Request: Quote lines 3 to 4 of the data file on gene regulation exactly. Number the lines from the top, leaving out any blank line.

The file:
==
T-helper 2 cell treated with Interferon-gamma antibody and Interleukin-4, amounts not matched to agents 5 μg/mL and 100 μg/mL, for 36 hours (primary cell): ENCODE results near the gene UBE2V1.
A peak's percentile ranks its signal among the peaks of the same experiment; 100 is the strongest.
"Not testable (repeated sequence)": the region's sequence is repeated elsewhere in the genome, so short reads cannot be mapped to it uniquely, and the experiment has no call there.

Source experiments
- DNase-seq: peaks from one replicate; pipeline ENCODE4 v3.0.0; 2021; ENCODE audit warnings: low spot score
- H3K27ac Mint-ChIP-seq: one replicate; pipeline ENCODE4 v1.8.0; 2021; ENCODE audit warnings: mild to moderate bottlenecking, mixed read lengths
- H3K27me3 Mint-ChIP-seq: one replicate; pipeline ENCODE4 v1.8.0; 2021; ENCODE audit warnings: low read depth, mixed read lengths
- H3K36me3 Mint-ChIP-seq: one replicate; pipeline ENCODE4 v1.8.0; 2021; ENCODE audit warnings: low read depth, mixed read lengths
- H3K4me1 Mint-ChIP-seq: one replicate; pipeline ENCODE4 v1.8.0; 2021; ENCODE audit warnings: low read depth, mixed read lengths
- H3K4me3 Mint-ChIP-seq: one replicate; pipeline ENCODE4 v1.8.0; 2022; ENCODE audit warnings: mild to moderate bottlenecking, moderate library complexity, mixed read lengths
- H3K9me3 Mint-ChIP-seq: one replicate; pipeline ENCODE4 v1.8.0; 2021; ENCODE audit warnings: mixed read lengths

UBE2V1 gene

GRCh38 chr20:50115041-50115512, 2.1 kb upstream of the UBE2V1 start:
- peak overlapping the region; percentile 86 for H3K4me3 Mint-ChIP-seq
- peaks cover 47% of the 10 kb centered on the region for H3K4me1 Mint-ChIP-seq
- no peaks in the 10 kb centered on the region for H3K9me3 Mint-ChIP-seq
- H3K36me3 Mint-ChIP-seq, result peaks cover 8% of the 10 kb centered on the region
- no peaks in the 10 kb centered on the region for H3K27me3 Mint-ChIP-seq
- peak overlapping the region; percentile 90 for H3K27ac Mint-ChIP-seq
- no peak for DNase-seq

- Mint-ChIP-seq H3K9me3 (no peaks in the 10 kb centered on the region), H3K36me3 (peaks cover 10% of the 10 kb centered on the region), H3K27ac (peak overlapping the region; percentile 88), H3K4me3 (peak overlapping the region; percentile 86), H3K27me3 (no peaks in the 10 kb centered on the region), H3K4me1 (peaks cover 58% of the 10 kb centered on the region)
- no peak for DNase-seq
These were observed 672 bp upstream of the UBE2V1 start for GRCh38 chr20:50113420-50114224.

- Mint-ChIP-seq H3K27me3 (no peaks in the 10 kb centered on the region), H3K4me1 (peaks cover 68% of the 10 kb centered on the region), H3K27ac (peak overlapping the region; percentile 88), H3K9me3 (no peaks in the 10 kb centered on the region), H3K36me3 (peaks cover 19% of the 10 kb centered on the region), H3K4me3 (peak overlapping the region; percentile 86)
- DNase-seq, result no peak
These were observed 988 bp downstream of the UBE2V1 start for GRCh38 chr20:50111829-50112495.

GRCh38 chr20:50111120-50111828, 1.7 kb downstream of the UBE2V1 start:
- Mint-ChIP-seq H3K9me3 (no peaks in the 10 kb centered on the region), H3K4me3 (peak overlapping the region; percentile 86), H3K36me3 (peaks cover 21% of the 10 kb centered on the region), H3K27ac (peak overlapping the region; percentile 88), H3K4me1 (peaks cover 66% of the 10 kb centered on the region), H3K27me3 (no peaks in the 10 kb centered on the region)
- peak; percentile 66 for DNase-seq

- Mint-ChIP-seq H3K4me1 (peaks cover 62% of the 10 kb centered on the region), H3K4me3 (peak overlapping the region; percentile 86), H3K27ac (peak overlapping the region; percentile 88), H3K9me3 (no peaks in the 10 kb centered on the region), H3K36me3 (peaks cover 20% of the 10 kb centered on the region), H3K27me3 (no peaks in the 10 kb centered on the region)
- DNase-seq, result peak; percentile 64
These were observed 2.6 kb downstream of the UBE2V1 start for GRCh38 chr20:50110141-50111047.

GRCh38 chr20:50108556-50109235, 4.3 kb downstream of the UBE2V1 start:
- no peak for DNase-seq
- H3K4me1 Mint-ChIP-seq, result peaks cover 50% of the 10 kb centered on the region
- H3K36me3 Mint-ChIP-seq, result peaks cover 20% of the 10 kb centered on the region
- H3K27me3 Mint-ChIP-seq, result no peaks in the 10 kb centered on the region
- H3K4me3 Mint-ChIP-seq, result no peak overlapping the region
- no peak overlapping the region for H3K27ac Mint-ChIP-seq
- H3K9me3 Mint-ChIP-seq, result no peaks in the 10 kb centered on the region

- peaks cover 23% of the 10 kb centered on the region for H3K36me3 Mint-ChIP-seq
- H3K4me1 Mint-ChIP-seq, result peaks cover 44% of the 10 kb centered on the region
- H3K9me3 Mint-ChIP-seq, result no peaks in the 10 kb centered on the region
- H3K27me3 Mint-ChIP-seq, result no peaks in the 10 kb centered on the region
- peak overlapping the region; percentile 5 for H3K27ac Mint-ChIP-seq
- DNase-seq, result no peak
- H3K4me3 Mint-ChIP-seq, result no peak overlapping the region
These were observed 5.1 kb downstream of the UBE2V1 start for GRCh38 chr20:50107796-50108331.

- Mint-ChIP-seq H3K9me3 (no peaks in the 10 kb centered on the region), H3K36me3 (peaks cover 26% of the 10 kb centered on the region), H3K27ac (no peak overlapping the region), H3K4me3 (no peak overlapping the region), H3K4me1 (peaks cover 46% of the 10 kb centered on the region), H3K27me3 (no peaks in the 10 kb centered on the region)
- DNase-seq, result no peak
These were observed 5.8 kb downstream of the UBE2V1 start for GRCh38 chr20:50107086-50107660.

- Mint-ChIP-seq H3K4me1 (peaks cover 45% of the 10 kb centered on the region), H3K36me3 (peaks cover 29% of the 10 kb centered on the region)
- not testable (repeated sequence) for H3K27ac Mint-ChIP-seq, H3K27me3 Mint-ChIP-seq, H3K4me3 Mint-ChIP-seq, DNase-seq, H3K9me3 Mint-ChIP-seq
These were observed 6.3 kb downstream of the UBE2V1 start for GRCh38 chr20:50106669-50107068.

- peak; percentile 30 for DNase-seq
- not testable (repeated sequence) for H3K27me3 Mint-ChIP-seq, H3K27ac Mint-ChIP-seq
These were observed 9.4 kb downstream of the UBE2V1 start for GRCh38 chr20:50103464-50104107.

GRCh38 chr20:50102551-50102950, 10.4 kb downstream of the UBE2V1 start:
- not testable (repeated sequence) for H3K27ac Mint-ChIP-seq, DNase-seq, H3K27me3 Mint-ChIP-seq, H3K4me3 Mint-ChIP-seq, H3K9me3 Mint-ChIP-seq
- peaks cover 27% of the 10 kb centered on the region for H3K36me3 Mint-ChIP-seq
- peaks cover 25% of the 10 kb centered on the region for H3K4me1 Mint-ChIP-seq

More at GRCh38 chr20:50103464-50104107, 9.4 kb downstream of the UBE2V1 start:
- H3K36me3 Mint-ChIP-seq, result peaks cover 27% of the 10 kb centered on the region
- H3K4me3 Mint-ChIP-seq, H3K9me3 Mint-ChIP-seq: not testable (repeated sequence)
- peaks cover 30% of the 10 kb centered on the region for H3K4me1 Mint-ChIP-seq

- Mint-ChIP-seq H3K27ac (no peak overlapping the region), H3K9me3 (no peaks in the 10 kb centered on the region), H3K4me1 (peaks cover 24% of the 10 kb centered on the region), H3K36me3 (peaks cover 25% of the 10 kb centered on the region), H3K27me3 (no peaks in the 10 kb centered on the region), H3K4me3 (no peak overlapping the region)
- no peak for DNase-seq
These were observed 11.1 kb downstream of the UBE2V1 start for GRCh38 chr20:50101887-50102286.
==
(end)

"Not testable (repeated sequence)": the region's sequence is repeated elsewhere in the genome, so short reads cannot be mapped to it uniquely, and the experiment has no call there.

Source experiments